As a brilliant entrepreneur who became the world's richest person and a major philanthropist, Microsoft Chairman Bill Gates has the potential...
As a brilliant entrepreneur who became the world’s richest person and a major philanthropist, Microsoft Chairman Bill Gates has the potential to lay out an inspiring vision for how to do well and do good.
That’s why I was disappointed when he used his speech at the World Economic Forum on Thursday to urge the world to embrace a mushy concept called “creative capitalism.”
As Gates described it, creative capitalism is “making profits and also improving lives of those who don’t fully benefit from today’s market forces. For sustainability, we need to use profit incentives wherever we can. At the same time, profits are not always possible when business tries to serve the very poor. In such cases, there needs to be another incentive, and that incentive is recognition.”
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A free copy of Windows Vista to anyone who can explain what’s so creative about that.
Gates, who is donating billions to improve basic health care in the developing world, offered some examples: There was the Dutch company that gave away the license to its cholera vaccine to manufacturers in developing countries while retaining the rights for the developed world.
And the Red campaign, in which companies like Gap, Apple — and now Microsoft — sell a Red-branded version of their product, with some of the profits going to fight AIDS in Africa.
The vaccine donation sounds like old-fashioned philanthropy. And pledging a small slice of profits to charity is a shopworn marketing strategy used by many companies.
Still, Gates is right: We need a lot more money and innovation directed at solving the problems of the world’s poorest people.
So let me offer you my translation of his speech — what Bill Gates should have said. (And Bill, in the spirit of philanthropy, you’re free to appropriate as much of it as you want.)
Companies need to take an active interest in the fate of the world’s poorest people, even if there’s not an immediate and obvious profit in it.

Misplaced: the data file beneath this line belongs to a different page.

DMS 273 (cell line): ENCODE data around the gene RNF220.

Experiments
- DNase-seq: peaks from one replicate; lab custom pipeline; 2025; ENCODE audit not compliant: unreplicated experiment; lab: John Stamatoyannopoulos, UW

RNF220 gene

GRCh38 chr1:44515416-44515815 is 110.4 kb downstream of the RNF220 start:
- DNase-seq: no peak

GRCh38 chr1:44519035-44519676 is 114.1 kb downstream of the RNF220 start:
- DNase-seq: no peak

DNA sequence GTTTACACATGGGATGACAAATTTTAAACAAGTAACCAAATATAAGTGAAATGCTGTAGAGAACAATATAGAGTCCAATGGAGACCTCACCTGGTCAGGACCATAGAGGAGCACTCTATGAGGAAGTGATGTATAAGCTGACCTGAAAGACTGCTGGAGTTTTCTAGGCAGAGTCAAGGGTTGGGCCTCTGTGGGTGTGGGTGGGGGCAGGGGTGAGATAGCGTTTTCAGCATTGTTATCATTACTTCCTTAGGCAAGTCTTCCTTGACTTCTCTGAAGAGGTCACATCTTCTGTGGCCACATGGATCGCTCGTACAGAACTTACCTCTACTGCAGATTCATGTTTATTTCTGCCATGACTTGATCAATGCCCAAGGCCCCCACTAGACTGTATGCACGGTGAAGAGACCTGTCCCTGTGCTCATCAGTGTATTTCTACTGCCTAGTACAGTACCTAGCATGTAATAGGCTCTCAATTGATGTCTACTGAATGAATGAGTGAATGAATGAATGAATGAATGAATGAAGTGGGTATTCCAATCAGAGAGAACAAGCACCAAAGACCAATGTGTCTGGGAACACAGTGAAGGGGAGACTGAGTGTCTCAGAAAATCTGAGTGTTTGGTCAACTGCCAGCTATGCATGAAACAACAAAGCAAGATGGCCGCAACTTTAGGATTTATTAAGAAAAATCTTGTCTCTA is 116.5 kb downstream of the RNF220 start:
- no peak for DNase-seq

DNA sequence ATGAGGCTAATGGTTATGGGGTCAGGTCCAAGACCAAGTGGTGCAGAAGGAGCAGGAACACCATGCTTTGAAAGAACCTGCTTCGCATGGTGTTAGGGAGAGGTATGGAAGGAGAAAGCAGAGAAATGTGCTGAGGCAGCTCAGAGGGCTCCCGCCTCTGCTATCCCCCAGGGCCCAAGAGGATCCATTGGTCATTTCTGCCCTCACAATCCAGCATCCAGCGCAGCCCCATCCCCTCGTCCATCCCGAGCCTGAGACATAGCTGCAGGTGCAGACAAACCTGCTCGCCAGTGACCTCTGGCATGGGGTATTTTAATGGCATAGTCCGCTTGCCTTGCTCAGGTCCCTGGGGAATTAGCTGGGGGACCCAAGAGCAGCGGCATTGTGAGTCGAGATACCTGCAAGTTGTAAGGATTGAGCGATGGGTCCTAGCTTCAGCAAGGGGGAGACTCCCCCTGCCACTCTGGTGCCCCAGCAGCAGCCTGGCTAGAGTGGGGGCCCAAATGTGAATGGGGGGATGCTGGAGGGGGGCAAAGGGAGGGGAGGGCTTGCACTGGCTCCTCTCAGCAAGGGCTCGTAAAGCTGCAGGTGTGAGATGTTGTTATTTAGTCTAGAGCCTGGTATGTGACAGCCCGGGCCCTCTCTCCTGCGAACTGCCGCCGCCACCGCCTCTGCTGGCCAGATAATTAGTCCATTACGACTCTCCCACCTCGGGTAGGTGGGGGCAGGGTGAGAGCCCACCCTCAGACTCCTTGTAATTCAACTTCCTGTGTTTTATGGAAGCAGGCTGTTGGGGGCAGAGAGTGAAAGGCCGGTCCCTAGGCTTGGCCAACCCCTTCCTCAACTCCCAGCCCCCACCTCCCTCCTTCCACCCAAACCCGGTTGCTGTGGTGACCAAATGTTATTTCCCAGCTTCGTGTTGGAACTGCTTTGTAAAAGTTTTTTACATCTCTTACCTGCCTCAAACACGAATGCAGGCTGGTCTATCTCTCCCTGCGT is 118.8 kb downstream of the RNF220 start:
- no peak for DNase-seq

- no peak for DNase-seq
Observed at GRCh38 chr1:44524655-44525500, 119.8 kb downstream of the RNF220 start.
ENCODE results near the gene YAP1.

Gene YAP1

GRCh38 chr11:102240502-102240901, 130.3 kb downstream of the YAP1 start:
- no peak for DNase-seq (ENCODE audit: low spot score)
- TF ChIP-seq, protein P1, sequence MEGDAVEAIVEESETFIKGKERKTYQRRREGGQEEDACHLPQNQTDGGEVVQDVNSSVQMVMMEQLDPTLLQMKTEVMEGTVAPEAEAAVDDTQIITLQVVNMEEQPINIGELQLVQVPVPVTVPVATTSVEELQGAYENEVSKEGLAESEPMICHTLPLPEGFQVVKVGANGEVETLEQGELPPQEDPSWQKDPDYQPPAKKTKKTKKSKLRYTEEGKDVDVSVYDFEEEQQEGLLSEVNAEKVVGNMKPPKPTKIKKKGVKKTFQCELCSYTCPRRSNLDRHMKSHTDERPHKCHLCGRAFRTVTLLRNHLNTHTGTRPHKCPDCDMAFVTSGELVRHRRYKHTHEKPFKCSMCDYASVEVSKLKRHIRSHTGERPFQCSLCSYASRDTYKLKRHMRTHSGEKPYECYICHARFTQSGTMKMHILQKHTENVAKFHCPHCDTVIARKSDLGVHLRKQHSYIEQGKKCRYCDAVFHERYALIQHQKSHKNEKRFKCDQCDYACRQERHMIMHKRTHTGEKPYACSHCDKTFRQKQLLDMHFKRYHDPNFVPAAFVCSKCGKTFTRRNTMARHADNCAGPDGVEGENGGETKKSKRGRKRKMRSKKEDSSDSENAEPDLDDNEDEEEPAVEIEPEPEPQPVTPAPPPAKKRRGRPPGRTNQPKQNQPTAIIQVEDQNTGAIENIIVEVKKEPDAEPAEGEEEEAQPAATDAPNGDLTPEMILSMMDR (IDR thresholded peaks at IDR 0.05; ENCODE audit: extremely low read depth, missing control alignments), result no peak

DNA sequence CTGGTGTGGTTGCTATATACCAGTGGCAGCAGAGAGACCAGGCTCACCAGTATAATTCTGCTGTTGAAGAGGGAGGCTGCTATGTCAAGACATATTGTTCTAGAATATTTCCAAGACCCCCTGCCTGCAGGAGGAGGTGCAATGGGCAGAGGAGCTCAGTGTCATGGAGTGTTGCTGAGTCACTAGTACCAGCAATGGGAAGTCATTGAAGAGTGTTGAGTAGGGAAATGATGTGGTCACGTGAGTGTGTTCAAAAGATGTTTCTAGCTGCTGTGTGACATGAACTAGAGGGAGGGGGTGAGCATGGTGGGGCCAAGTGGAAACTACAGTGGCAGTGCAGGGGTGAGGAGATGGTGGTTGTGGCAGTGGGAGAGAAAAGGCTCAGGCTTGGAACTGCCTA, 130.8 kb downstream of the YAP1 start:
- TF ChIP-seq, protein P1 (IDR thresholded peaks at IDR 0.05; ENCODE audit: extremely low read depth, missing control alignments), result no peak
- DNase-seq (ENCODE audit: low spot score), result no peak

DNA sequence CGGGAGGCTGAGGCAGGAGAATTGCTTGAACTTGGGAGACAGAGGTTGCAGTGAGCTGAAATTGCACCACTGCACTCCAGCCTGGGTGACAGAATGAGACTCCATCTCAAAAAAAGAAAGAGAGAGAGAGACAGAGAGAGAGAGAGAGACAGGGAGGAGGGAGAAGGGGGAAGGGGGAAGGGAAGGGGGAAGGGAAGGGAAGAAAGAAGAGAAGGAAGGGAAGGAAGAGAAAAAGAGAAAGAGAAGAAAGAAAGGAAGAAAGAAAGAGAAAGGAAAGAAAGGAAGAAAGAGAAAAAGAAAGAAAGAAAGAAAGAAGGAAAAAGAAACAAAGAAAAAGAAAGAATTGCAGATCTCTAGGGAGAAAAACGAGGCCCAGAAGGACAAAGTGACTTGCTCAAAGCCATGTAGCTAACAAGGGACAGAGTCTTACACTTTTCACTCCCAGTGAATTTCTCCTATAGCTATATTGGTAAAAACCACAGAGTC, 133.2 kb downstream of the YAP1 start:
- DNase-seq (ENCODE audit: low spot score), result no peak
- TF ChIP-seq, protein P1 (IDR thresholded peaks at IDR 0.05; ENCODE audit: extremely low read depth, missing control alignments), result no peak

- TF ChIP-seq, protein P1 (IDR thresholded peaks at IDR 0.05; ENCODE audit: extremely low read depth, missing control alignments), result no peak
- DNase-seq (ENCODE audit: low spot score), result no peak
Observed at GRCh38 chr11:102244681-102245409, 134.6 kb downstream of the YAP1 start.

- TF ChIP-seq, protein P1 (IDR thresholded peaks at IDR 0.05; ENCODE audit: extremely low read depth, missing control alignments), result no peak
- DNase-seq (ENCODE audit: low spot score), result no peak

Yes, the principal business of corporations is to make as much money as possible delivering the best products and services to customers.
But making money feels a lot better when you’re making the world a better place at the same time. A culture of generosity makes employees happier.
More important, today’s poor can be tomorrow’s customers and leaders — if they get a good education and don’t starve or die of a preventable disease.
The race to get cheap laptops into the hands of poor kids around the world shows how tech companies can blend philanthropy and business. When a nonprofit called One Laptop per Child (OLPC) announced a few years ago that it wanted to get cheap computers to the poor kids of the world, the tech world laughed.
Now everyone sees money and good karma in the idea. Major companies like Advanced Micro Devices, Google, eBay and Quanta have joined the OLPC effort, and nearly 250,000 computers have been handed out.
Walter Bender, president of software and content at OLPC, said partners make a bit of money from their contributions to the $300 laptop, although “it’s not clear to me that we have demonstrated that it’s a good thing for them to do from a business perspective.
“But from a social perspective,” he said, “it’s becoming more clear to more people there are lot of problems in this world, and the solution to a lot of those problems lies in learning.”
Perhaps the next Bill Gates is surviving on less than a dollar a day somewhere in the developing world. Wouldn’t it be a shame if no one was willing to help him flourish?
Vindu Goel is a columnist
at the San Jose Mercury News.